During the "Mini-Tet" offensive mounted by Viet Cong and North Vietnamese forces in May 1968, the 1st Australian Task Force deployed two battalions to an area 20 kilometres north of Bien Hoa city to intercept and disrupt enemy forces withdrawing from the capital, Saigon, and the Bien HoaLong Binh base complex. Several fire support bases (FSB) were established to provide defended firing points for artillery and mortars which would cover foot patrols to be sent out by the battalions (1RAR and 3RAR). One of these FSBs was dubbed "Coral", situated 7 kilometres north of the town of Tan Uyen.

A 105 mm M2A2 howitzer, the No. 6 gun of 102 Field Battery, 12th Field Regiment, Royal Australian Artillery
Fire Support Base Coral, Bien Hoa province, Vietnam. 13 May 1968. A 105 mm M2A2 howitzer, the No. 6 gun of 102 Field Battery, 12th Field Regiment, Royal Australian Artillery.
AWM P01769.011

Occupation of Coral was begun on 12 May, but the defences remained unfinished when, at about 3.30 am on 13 May, it was attacked following a brief but intense rocket and mortar barrage. The 1RAR mortar platoon position was over-run, along with one of 102 Field Battery's six 105 mm M2A2 howitzers in the base. With the aid of extensive air support, the attack was beaten off by 6.30 am and the captured gun-pit was retaken still with the gun in it (this howitzer is now on display in the Vietnam gallery at the Australian War Memorial). Eleven Australians were killed and 28 wounded, while the attackers lost more than the 52 bodies they left behind. A further three Australians died in patrol clashes on the 14 May.

At 2.30 am on 16 May Coral again came under attack, this time from a North Vietnamese Army (NVA) force estimated at three battalions strong. The base was now defended by armoured personnel carriers of A Squadron, 3rd Cavalry Regiment, and 1RAR's rifle companies, all of which were heavily engaged; part of the A Company position was occupied for a period, but the enemy was forced to withdraw. The attack was repelled after four hours of fighting, with the Australians having suffered five men killed and 19 wounded. Two members of an American battery which had reinforced the base were also wounded. Only 34 enemy bodies were recovered, but blood trails and drag marks indicated that many more casualties had been removed.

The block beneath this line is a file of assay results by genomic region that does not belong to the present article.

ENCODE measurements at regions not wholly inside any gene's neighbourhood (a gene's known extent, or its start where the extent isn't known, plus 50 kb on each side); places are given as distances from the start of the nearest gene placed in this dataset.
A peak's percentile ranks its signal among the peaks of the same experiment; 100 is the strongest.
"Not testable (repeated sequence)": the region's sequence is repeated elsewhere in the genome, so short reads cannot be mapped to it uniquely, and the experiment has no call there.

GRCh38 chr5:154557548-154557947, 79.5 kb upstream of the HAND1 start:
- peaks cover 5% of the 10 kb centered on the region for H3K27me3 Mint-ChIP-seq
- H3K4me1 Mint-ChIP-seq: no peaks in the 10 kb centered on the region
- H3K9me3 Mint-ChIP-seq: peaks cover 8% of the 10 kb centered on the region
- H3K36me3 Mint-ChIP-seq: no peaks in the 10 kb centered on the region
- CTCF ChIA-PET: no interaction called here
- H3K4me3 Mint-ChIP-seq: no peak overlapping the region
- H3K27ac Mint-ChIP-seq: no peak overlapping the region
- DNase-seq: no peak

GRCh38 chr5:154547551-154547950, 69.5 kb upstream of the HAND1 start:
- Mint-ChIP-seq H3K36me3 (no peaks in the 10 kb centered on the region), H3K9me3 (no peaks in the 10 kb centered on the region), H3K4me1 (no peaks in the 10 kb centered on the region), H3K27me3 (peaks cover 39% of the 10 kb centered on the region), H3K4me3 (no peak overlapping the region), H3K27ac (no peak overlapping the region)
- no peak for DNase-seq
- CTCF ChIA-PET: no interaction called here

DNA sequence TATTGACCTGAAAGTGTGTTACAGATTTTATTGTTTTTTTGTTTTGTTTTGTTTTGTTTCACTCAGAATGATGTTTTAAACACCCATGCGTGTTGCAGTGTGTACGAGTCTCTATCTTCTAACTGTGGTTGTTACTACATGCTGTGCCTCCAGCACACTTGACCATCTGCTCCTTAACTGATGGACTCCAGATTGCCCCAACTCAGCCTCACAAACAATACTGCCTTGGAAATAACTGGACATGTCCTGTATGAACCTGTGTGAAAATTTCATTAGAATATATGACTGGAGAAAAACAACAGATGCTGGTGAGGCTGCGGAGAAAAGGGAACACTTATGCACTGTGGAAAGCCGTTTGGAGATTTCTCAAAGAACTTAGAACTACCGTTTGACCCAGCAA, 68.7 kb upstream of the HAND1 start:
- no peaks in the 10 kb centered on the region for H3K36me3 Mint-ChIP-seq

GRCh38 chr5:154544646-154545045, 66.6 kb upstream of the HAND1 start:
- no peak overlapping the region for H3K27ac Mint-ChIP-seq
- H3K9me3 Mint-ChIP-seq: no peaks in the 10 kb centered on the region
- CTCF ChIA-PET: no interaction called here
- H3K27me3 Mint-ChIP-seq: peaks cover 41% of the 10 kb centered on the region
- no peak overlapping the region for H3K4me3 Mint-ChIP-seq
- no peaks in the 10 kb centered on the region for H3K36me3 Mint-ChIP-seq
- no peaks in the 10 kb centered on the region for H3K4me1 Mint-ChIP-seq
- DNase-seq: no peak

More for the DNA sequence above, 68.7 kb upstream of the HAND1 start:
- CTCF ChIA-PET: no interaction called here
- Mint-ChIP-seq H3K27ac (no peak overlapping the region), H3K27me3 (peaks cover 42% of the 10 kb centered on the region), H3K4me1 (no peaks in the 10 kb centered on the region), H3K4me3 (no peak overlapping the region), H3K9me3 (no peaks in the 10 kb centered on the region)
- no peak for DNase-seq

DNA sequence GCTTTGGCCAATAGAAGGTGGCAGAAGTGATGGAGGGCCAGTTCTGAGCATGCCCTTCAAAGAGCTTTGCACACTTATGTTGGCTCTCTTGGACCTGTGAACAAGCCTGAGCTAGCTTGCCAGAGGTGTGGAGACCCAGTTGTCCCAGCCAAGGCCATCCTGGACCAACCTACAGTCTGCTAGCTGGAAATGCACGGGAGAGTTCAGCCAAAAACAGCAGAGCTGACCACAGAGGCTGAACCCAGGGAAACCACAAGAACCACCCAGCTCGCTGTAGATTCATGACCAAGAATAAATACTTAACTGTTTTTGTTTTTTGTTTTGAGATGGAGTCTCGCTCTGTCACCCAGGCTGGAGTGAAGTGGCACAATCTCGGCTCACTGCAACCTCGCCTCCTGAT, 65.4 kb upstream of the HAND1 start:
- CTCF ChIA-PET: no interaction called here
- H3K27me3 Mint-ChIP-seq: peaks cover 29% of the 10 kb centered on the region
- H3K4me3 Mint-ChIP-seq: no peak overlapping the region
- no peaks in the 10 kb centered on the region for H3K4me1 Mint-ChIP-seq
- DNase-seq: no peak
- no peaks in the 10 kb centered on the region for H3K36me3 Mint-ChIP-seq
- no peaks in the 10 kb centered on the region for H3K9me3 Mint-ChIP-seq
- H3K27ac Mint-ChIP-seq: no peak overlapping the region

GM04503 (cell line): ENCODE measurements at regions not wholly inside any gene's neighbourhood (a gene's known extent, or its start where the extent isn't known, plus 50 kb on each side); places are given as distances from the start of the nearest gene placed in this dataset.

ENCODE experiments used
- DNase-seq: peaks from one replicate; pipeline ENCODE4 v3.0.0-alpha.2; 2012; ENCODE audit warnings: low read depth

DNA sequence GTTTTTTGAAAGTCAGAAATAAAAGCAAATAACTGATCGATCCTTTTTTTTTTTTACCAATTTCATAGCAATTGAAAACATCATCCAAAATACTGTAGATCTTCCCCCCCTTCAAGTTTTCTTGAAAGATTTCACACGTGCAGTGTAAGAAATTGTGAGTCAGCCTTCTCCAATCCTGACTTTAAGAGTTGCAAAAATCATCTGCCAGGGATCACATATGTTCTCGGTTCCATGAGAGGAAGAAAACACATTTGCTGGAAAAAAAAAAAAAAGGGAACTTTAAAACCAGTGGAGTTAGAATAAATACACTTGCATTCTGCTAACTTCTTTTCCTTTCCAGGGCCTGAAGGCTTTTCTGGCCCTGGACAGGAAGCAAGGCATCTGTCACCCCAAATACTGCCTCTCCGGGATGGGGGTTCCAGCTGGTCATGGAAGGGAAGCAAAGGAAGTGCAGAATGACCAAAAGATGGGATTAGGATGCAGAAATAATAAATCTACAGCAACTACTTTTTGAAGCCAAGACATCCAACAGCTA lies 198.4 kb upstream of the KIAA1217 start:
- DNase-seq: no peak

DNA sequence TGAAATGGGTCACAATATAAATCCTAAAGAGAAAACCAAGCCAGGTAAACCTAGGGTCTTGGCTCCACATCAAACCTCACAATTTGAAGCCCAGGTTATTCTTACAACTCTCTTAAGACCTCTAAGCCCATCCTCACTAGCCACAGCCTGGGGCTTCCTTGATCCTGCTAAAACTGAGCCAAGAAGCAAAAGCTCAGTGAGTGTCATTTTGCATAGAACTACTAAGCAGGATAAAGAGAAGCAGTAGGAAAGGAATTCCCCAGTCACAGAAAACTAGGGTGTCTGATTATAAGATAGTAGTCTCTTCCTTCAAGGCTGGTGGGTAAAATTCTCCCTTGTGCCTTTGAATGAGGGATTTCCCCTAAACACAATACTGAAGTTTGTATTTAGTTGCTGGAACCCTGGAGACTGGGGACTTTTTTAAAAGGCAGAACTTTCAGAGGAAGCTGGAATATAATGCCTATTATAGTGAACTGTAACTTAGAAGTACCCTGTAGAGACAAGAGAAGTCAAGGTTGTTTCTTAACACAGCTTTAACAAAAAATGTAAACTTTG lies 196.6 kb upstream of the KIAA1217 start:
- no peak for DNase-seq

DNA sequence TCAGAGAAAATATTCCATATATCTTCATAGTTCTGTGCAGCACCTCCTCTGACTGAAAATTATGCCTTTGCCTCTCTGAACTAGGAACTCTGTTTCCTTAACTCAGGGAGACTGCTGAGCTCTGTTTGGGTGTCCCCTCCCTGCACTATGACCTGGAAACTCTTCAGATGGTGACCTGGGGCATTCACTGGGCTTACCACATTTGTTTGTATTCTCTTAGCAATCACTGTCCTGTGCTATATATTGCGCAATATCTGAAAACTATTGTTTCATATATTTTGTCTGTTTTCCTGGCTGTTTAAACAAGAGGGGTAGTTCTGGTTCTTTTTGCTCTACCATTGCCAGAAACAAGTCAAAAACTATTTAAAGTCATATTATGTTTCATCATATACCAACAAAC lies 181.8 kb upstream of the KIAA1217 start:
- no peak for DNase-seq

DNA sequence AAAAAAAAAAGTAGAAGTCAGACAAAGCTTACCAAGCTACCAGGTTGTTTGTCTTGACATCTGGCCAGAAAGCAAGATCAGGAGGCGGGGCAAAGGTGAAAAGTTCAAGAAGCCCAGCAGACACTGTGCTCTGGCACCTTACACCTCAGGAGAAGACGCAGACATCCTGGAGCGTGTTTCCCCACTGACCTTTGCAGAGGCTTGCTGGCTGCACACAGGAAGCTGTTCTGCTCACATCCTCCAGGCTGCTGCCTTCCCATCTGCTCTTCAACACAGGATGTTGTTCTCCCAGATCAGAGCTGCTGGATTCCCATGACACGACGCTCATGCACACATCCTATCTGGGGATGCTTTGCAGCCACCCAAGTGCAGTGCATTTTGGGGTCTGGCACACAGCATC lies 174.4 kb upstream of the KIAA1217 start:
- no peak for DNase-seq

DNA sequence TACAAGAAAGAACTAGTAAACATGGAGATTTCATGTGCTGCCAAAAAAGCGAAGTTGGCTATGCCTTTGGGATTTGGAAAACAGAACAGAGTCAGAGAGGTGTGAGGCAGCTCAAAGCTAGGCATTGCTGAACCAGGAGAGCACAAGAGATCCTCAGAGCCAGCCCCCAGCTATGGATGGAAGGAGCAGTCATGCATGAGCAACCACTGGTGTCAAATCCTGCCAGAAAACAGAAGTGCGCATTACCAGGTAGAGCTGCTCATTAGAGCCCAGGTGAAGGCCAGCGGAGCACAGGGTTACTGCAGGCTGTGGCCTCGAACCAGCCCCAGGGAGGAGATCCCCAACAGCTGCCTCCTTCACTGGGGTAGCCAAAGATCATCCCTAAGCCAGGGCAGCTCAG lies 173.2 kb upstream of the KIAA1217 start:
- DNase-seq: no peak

Howitzer on display in the galleries
Howitzer from FSB Coral that is now on display in the Conflicts 1945 to today galleries.

On 22 May Coral was subjected to yet another rocket and mortar barrage, but this time the NVA troops were dispersed by return fire from 1RAR's mortars as they formed up to attack. Although there were further bombardments on 26 and 28 May, and patrols sent out from the base came into contact with the enemy, Coral was not seriously threatened again. During fighting on 26 May the base's defenders even turned the tables on the NVA by sending a troop of Centurion tanks from C Squadron, 1st Armoured Regiment (which had arrived as reinforcements three days earlier), outside the perimeter wire with infantry support; these engaged and destroyed most of a NVA bunker system that had been discovered.

Enemy efforts on 26 May were primarily focused on another FSB named "Balmoral", which was established about 4.5 kilometres further north on 2425 May by 3RAR supported by tanks. The defenders threw back assaults launched against Balmoral on 26 and 28 May. On the latter occasion, the attacking NVA regiment lost at least 42 killed and seven prisoners, but again casualties were thought to have been higher.

Source

  • Ian McNeill and Ashley Ekins On the offensive: The Australian Army in the Vietnam War 1967–1968 (Allen & Unwin in association with the Australian War Memorial, Sydney, 2003)

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